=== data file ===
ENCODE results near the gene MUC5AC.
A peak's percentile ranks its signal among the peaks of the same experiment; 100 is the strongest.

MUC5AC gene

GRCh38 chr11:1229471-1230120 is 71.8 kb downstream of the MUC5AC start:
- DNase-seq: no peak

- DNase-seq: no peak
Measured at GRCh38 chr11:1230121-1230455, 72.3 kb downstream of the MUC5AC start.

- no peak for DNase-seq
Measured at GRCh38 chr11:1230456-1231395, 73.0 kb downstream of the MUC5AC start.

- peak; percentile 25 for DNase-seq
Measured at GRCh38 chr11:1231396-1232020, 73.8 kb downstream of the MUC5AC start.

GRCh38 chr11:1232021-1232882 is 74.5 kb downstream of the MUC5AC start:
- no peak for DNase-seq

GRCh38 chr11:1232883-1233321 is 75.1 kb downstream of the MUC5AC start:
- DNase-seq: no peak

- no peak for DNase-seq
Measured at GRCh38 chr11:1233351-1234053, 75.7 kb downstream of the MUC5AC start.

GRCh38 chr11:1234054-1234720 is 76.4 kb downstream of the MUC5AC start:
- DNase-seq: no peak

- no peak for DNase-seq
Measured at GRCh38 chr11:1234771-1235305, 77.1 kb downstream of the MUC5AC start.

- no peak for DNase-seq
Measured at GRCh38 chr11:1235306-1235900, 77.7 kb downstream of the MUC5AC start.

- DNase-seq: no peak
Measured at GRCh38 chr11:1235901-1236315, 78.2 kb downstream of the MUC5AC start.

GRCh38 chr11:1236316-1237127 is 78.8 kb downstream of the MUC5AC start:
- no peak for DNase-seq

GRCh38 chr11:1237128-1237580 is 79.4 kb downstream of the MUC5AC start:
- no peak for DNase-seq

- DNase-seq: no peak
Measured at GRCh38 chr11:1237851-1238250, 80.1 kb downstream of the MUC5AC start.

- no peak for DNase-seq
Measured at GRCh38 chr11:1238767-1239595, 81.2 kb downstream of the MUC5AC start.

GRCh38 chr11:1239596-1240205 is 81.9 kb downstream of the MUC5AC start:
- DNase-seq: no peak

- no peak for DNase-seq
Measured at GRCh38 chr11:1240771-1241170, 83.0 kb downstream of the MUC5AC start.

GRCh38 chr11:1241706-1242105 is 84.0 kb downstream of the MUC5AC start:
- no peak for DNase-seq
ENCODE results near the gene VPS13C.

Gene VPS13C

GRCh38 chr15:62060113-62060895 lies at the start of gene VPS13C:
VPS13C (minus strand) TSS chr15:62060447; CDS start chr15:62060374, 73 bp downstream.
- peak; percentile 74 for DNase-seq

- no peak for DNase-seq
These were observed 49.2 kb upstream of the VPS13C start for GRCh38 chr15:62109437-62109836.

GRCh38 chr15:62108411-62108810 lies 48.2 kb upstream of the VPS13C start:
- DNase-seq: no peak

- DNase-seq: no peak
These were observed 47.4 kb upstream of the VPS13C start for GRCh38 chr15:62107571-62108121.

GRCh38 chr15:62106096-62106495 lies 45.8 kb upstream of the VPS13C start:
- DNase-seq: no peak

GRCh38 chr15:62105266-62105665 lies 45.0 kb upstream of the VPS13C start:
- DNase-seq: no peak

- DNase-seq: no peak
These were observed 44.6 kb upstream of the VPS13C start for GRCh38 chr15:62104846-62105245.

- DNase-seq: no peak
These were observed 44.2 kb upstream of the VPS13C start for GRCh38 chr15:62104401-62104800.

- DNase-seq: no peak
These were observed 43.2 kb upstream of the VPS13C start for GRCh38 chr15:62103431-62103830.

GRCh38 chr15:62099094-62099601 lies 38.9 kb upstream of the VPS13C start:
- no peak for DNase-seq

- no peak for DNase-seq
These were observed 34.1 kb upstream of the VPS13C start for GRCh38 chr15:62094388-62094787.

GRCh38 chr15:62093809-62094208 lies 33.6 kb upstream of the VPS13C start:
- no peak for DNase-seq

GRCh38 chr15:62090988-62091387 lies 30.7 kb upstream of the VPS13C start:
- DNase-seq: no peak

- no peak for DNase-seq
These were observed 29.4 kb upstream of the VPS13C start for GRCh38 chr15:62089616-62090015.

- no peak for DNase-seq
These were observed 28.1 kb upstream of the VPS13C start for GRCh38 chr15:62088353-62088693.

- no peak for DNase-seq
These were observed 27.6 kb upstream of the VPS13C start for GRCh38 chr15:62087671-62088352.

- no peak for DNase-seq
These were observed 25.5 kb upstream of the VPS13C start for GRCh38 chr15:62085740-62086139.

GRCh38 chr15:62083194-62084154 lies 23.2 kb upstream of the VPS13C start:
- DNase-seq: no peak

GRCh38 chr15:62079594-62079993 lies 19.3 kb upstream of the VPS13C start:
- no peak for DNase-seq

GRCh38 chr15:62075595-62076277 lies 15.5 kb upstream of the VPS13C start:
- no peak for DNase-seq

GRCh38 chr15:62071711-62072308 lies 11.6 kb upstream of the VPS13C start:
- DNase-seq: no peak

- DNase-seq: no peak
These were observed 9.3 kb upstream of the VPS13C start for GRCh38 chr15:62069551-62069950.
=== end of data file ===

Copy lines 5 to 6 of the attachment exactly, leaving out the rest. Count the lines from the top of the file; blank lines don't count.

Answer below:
- DNase-seq: no peak

- DNase-seq: no peak